[Python-ideas] Support other dict types for type.__dict__

David Townshend aquavitae69 at gmail.com
Sun Feb 26 09:07:39 CET 2012

On Feb 26, 2012 1:35 AM, "Masklinn" <masklinn at masklinn.net> wrote:
> On 2012-02-26, at 00:05 , Steven D'Aprano wrote:
> > - Immutable types can be used as keys in dicts.
> *technically*, you can use mutable types as dict keys if you define
> their __hash__ no? That is of course a bad idea when the instances
> are *expected* to be modified, but it should "work".
I wouldn't say this is necessarily a bad thing at all. It just depends what
defines the object. If an instance represent a specific object (e.g. a
database record) you wouldn't expect the hash to change if you modified an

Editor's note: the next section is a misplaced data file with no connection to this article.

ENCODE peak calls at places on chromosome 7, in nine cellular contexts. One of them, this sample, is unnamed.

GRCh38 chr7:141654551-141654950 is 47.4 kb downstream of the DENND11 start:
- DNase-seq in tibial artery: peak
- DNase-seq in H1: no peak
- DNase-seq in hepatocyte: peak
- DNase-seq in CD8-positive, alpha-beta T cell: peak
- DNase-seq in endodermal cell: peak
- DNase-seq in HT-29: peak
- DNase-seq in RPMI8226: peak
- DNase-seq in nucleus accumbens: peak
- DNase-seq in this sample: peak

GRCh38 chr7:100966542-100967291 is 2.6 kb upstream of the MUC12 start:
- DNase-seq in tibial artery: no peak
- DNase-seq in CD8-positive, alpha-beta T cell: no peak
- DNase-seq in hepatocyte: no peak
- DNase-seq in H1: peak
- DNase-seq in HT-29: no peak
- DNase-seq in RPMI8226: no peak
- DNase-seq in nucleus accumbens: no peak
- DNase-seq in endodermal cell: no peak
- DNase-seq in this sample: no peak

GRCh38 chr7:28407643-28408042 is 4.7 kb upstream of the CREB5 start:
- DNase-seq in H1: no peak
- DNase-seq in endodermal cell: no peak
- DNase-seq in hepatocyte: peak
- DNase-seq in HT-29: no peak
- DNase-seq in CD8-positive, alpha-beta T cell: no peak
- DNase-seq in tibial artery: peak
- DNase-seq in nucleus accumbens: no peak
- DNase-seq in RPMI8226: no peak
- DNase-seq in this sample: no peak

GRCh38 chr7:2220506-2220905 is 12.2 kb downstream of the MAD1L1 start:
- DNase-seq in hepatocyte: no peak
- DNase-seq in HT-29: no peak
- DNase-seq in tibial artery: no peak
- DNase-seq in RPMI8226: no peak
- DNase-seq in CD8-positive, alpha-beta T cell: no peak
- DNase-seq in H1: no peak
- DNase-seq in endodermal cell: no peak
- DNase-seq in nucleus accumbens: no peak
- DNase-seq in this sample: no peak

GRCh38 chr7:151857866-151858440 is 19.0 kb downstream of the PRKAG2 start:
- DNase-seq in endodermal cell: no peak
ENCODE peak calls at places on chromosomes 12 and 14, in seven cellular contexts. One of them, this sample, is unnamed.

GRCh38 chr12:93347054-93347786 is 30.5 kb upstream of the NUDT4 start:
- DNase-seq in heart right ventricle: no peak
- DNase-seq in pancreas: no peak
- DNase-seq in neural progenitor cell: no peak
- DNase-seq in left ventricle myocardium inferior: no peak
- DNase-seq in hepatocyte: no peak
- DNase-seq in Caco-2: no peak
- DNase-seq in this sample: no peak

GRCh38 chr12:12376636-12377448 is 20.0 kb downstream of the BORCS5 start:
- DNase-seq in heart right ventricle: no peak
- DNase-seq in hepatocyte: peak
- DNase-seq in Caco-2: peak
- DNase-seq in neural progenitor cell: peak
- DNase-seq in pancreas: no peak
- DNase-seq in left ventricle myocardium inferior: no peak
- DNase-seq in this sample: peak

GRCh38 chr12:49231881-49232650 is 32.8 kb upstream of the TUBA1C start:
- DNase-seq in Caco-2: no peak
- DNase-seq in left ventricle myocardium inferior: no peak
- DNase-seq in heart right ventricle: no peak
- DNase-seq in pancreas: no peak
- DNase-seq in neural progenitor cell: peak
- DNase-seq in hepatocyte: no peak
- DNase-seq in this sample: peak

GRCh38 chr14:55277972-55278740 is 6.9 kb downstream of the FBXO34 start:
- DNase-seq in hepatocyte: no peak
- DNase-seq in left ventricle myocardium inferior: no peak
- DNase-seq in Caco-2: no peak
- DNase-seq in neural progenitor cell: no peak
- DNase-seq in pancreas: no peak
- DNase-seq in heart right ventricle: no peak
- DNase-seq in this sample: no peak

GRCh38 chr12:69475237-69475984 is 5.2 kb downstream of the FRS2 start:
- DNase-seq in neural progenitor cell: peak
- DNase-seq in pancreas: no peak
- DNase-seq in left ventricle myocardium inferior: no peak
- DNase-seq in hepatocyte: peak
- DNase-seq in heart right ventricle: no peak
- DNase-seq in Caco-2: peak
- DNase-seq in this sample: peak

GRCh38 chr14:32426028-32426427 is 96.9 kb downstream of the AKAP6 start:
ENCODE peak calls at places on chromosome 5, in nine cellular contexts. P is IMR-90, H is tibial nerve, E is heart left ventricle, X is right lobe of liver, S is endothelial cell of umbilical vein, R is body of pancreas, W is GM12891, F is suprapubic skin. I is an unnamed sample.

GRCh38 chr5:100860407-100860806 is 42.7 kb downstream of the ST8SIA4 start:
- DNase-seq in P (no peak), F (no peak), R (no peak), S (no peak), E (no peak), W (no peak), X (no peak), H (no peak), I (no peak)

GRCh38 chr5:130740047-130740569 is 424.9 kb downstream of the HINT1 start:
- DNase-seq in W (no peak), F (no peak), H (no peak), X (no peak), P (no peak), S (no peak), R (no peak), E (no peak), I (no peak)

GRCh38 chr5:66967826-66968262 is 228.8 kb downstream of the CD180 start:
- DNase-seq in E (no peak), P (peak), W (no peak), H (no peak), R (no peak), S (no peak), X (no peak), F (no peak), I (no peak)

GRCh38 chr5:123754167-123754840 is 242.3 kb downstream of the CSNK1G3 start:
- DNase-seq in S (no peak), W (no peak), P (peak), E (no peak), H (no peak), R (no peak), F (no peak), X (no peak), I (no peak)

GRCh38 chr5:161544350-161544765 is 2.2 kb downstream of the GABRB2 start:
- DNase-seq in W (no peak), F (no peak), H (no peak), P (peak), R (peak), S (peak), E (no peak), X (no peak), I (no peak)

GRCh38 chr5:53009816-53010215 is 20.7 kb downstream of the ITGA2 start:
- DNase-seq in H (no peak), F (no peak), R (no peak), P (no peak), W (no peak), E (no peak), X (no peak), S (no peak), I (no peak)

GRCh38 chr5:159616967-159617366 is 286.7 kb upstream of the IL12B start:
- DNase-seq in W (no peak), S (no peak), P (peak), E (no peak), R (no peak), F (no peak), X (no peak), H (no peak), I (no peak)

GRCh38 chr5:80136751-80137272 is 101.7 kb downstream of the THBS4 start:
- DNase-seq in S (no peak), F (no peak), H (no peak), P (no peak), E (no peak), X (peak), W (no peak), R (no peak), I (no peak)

attribute of it, since the instance still represents the same object.

> > - Immutable types protect you from errors. While you might intend not
> >  to modify a data structure, bugs do happen.
> Immutables are also inherently thread-safe (since thread safety is about
> shared state, and shared immutables are not state). Which is a nice
> guarantee.
> > Python has excellent support for read-only data structures, so long as
you write them in C.
> There's also good support of the "consenting adults" variety (use
> _-prefixed attributes for the actual state and expose what needs to be
> exposed via properties and methods). That can be simplified with a
> custom descriptor type which can only be set once (similar to java's
> `final`), it would be set in the type's constructor and never re-set
> from this.
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Maybe I'm missing something here, but what's wrong with just using
__getattr__, __setattr__ and __delattr__ to restrict access?
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